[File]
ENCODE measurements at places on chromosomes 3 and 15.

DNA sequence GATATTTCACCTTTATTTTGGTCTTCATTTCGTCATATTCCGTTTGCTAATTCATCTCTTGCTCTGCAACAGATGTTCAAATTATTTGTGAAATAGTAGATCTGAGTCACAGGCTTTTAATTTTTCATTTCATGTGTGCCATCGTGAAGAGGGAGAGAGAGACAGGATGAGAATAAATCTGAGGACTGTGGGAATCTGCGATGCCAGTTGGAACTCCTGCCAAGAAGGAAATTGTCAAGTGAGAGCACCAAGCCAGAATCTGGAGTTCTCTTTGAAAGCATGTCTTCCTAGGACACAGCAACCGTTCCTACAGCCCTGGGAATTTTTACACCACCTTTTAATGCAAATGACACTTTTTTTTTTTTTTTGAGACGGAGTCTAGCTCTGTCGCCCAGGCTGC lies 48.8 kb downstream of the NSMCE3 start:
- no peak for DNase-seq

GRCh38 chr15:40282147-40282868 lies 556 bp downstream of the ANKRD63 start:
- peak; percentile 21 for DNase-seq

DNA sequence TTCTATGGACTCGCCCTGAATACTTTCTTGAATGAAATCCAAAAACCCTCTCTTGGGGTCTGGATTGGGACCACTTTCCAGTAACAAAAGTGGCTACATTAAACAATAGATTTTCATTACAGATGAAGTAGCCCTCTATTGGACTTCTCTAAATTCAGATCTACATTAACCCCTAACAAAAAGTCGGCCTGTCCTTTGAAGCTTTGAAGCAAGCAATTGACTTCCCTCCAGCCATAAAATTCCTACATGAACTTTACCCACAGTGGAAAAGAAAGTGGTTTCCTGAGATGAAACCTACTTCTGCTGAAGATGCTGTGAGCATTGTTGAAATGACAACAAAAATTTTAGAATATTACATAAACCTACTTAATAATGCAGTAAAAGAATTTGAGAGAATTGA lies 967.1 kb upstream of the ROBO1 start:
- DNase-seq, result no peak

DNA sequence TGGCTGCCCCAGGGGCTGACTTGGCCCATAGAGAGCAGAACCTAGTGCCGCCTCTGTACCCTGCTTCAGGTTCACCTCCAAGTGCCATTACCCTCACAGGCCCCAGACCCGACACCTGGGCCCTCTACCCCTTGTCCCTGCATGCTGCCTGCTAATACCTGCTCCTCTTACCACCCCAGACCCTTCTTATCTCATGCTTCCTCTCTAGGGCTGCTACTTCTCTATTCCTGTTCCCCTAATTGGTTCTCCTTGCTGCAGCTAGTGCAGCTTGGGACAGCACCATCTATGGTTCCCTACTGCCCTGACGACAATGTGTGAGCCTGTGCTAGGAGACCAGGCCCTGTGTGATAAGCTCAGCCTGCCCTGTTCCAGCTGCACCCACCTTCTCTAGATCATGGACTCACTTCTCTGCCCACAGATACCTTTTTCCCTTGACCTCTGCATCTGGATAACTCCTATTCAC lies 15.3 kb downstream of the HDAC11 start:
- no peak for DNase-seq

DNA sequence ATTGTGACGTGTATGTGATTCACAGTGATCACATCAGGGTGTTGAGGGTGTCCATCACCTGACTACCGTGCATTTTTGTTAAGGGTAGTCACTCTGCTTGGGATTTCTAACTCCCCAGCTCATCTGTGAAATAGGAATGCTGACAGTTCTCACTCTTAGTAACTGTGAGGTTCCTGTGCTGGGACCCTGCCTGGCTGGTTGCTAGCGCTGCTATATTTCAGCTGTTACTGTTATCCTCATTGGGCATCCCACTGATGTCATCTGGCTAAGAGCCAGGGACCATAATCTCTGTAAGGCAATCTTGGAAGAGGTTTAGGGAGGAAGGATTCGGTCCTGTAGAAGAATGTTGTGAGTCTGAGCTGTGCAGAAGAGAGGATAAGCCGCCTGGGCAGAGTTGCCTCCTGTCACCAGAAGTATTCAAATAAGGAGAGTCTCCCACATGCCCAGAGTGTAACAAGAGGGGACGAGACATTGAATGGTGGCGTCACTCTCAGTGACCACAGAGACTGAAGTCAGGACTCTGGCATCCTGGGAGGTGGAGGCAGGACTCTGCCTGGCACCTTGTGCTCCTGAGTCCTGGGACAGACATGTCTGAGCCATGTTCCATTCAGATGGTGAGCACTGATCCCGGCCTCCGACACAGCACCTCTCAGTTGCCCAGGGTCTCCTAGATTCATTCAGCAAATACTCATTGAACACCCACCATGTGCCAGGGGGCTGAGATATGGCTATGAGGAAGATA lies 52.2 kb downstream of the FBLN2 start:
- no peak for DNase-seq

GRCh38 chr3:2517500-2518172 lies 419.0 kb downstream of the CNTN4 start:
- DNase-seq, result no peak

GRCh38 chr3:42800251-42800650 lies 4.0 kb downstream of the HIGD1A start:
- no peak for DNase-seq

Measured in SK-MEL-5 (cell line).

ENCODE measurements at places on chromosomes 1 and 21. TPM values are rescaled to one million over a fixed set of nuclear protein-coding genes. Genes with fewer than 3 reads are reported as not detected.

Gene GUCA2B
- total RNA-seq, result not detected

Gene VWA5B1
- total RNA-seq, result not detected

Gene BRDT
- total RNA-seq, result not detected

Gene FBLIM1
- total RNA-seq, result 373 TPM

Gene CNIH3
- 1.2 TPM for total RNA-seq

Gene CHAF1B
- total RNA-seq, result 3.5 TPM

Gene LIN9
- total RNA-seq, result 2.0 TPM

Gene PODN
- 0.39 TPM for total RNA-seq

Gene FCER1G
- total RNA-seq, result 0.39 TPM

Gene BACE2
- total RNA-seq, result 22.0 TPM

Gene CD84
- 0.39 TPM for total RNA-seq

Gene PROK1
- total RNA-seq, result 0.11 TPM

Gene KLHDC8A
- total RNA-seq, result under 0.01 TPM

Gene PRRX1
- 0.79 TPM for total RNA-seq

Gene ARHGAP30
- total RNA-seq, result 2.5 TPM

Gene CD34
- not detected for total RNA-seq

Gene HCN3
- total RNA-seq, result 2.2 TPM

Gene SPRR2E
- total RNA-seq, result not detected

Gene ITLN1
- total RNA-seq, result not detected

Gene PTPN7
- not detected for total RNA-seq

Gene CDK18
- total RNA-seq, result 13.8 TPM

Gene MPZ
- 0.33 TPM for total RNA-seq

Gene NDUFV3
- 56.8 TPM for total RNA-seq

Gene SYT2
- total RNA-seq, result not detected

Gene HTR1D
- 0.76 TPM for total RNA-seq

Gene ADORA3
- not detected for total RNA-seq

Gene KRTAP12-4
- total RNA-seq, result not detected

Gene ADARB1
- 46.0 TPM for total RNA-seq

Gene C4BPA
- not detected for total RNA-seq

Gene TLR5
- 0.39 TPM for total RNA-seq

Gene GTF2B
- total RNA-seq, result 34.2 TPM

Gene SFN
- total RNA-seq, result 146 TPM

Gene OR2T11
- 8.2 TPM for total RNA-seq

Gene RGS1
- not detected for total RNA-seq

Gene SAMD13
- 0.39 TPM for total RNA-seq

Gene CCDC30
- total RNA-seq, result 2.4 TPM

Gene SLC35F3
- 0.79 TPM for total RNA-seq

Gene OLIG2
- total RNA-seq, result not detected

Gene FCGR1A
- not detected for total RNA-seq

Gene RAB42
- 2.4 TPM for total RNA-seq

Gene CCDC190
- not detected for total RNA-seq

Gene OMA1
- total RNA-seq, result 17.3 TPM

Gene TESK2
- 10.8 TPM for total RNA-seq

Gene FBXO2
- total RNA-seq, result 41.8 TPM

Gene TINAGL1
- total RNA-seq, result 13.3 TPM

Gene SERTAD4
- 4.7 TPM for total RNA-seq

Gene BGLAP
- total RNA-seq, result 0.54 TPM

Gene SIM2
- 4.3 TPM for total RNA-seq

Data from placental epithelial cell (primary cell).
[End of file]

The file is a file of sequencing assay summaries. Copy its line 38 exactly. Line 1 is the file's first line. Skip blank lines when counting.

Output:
Gene CD84